Paul was a man of Torah. A well-versed student of the Hebraic Law. He was a Pharisee's Pharisee.A Scribe's Scribe. Who mostly likely was unreceptive to Jesus' teachings in the Temple and throughout the land of Israel during Jesus' time of ministry. And if so, had built up quite a few convictions about this decidedly un-Jewish faith he was hearing being spoken through the land. Convictions that were wrong-headed and mistaken about what he thought the Old Testament taught. Convictions that burned in him when he heard Jesus contradicting the Judahistic teachers of his Torah-based faith. A faith that taught the precepts of the Law but not the spirit of the Law. A faith that could look away from helping another fellow human being destitute and in need, while justifying itself for its loveless acts committed through religious pride and zeal. A faith that rigorously observed Sabbaths, holy (feast) days, fasting, and all things pertaining to temple service and covenant. But missed the very Sabbath itself in the personage of Jesus, the Restorer of heaven and earth. That refused to dine and sup with Jesus in holy renewal of their Mosaic Covenant cut between God and man to bring redemption and atonement. Who serviced the temple and made sacrifices for the people while missing the Lord of the temple who Himself would provide the sacrifice for redemption. Who would be tried in the very house of God that was built to honor Him, and then be crucified outside the city gate upon a hill dedicated for thieves, evil doers, and wicked men. The irony is thick and disturbing. Here was a religious man. A man of Scripture. A man who should be discerning. Full of zeal. Full of religious faith. But full of all the wrong kind of stuff that Jesus was deconstructing in His disciples so that they could see the Messiah of Israel in all His glory, day-after-holy day, serving and ministering amongst the needy, the blind, the lame, the oppressed, the forgotten, thirsty and hungry. He who was bread and water, life and light, prophet and priest, of the Almighty God. The very Son of God. This God was the God that Paul (then named Saul) did not know. But thought he did.

Much later, this same Paul was found on the Road to Damascus to inflict more harm and destruction upon a gathered group of early Christians. It was his intention to continue persecuting Jesus and to extinguish this Holy Spirit flame of repentance and rebirth. And there on that hot, dusty road came the searching light of God by the hot illumination of the Holy Spirit causing the scales to fall off of Paul's blinded eyes so that he could see Jesus as his Messiah King. As the Holy One of Israel, who had come to bring God's kingdom to earth, through His people Israel by a new institution called the church. One not requiring tribal affiliations but a faith commitment. Not requiring works of the hands but a mighty work of God in the heart. Hence, God smote Paul's blinded heart with a perception so clear that he would trade in his dead, Messiah-less religion for a "stateless religion." One committed to a Person and not a Cause. To godliness and not self-righteousness. Nor to a dead tradition. But to real truth and not a truth of intolerance to others created by his own cultural preferences and traditions, fears and dreads, and misled unloving heart. That he was to use the humbler trade tools of Messiah Jesus until He come again - that of faith, hope and love - and not the prouder tools of his former religion of status, power, ego and pride.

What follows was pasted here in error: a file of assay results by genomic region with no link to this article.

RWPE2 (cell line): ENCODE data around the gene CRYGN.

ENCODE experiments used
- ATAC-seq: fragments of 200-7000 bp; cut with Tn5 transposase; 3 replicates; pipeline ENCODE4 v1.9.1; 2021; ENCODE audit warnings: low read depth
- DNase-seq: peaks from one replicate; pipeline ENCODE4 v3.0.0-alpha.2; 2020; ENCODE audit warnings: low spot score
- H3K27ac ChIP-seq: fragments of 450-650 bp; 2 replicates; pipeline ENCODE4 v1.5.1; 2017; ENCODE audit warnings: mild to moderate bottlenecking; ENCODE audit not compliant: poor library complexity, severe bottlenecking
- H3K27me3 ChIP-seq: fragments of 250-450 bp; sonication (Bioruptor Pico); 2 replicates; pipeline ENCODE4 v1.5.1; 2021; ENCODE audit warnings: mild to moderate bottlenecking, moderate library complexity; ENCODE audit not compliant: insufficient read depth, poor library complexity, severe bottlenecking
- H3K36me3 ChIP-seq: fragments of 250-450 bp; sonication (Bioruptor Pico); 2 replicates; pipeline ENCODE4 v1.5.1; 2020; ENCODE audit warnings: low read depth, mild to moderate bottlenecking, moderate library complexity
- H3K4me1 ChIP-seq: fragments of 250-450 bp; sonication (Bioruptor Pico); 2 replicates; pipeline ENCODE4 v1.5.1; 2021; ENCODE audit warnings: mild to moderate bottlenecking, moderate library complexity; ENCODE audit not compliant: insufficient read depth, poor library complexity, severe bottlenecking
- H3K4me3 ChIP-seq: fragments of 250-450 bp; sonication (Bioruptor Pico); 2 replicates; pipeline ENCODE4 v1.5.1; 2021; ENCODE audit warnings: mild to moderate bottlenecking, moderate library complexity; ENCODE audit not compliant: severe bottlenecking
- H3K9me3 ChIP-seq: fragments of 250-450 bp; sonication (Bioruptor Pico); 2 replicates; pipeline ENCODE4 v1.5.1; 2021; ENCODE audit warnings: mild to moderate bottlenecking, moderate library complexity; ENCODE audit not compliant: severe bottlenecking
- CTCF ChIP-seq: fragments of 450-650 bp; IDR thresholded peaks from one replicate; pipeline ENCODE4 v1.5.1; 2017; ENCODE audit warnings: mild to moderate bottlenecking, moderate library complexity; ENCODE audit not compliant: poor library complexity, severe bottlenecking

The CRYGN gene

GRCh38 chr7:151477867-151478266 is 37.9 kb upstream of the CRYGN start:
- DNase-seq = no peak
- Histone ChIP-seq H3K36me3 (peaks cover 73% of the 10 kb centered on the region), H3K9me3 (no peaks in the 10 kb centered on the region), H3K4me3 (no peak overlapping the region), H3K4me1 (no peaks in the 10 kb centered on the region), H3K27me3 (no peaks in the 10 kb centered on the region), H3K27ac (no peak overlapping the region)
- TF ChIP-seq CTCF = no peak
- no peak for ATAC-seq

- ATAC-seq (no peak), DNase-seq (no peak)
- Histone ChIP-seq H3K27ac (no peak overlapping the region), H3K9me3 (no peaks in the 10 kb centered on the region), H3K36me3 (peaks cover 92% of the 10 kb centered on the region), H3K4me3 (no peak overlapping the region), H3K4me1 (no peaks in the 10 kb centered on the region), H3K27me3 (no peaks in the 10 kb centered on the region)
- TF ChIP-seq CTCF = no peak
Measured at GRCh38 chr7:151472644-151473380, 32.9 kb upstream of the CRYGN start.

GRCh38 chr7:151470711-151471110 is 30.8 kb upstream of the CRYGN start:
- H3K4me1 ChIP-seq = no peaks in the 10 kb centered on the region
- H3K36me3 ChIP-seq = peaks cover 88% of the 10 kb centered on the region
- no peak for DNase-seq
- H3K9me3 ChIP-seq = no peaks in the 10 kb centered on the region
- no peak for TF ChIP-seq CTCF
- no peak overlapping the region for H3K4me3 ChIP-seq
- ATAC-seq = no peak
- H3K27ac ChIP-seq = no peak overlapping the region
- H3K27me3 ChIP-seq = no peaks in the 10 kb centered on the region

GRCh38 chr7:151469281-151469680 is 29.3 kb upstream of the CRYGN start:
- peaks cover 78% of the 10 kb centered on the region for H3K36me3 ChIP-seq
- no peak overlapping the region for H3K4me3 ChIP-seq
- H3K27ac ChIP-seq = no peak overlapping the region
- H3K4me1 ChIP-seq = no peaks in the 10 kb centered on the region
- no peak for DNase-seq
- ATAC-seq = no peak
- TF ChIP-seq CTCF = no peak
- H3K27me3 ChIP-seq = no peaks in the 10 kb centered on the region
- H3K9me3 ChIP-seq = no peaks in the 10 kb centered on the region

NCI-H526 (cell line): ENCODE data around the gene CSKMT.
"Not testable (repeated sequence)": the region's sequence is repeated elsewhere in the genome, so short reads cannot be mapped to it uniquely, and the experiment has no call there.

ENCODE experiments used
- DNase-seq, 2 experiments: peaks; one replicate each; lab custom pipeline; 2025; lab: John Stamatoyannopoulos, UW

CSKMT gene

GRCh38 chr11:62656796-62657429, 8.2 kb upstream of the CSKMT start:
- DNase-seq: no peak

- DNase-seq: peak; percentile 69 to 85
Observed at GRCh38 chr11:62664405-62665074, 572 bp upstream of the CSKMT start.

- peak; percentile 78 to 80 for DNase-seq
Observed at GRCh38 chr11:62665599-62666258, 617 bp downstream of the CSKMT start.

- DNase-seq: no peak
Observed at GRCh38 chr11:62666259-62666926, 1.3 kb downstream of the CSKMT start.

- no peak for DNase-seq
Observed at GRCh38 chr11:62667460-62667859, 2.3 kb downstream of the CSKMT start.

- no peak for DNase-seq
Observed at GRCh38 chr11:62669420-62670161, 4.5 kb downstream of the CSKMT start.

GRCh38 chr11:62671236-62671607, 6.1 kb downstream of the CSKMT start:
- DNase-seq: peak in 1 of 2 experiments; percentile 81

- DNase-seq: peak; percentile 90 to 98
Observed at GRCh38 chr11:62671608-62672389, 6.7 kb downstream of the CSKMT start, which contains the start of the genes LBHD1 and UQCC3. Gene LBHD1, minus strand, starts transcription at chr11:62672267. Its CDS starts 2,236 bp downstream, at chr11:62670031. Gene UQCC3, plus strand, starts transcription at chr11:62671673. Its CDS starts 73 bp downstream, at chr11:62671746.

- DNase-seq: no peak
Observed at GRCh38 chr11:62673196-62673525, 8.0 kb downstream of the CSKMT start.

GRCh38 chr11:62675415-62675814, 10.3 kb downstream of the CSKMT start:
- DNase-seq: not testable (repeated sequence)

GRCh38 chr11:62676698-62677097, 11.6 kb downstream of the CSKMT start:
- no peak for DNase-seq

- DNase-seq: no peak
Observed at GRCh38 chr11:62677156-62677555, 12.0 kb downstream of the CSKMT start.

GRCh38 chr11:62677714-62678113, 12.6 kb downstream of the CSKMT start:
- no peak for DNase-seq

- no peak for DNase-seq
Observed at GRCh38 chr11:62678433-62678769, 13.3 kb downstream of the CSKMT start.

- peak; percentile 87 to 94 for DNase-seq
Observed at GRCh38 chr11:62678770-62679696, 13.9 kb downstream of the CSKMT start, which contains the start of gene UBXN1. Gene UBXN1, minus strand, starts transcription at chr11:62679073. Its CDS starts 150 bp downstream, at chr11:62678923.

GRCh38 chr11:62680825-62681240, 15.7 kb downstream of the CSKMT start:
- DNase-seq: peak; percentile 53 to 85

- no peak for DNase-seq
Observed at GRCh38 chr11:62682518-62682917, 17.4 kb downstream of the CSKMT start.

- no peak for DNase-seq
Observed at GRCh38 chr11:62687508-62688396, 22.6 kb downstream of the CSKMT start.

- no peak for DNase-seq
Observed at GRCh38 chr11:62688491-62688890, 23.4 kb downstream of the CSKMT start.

To be a Christ follower is hard. It is not easy. The cost is high and requires much. Each of Jesus' disciples (turned apostles by God's calling to build His church) discovered that cost as they learned to be fishers of men in Christ's absence. Servants of God who once were served by the God of heaven. Followers of the Way when no other way could bring such stirring conviction. By their examples we know that polishing up our doctrines is not enough unless those doctrines breath life and love into the heart and word of God. Without those elements a Jesus follower cannot minister. Cannot witness. Cannot serve. They have become like Paul in his former religious life. Full of wind with no blessing by God. Sowing seed with no root. Casting pearls among the swines of intolerance and zealotry. Setting a table that cannot feed those who are starving and needing food and wine.

Simply said, Christians need to relax in God's truth and trust that we can lead others to God's truth, but not through unloving dogmas. It is God's doctrine we are charged to teach, and not ours to unteach through poor judgment and darkened wisdom. That it is God's Spirit who fights evil, and not our own spirit to bring evil. It is God's problem to communicate His will-and-word, not ours to mis-communicate and confuse. It is God's responsibility to make His revelation plain, not ours to darken with hollow words. For the key to learning, and teaching, and ministering is love. And by this love God urges us to use our spiritual gifts. If to serve, then serve. If to teach, then teach. If to witness, then preach Jesus. But to do all in a way that will glorify God the Father, the Son, and the Holy Spirit. And to do it through l-o-v-e.... For these things we pray, Our heavenly Father. Amen.

R.E. Slater
April 14, 2012

1 Corinthians 13

1 If I speak in the tongues[a] of men or of angels, but do not have love, I am only a resounding gong or a clanging cymbal. 2 If I have the gift of prophecy and can fathom all mysteries and all knowledge, and if I have a faith that can move mountains, but do not have love, I am nothing. 3 If I give all I possess to the poor and give over my body to hardship that I may boast,[b] but do not have love, I gain nothing.

4 Love is patient, love is kind. It does not envy, it does not boast, it is not proud. 5 It does not dishonor others, it is not self-seeking, it is not easily angered, it keeps no record of wrongs. 6 Love does not delight in evil but rejoices with the truth. 7 It always protects, always trusts, always hopes, always perseveres.

8 Love never fails. But where there are prophecies, they will cease; where there are tongues, they will be stilled; where there is knowledge, it will pass away. 9 For we know in part and we prophesy in part, 10 but when completeness comes, what is in part disappears. 11 When I was a child, I talked like a child, I thought like a child, I reasoned like a child. When I became a man, I put the ways of childhood behind me. 12 For now we see only a reflection as in a mirror; then we shall see face to face. Now I know in part; then I shall know fully, even as I am fully known.

13 And now these three remain: faith, hope and love. But the greatest of these is love.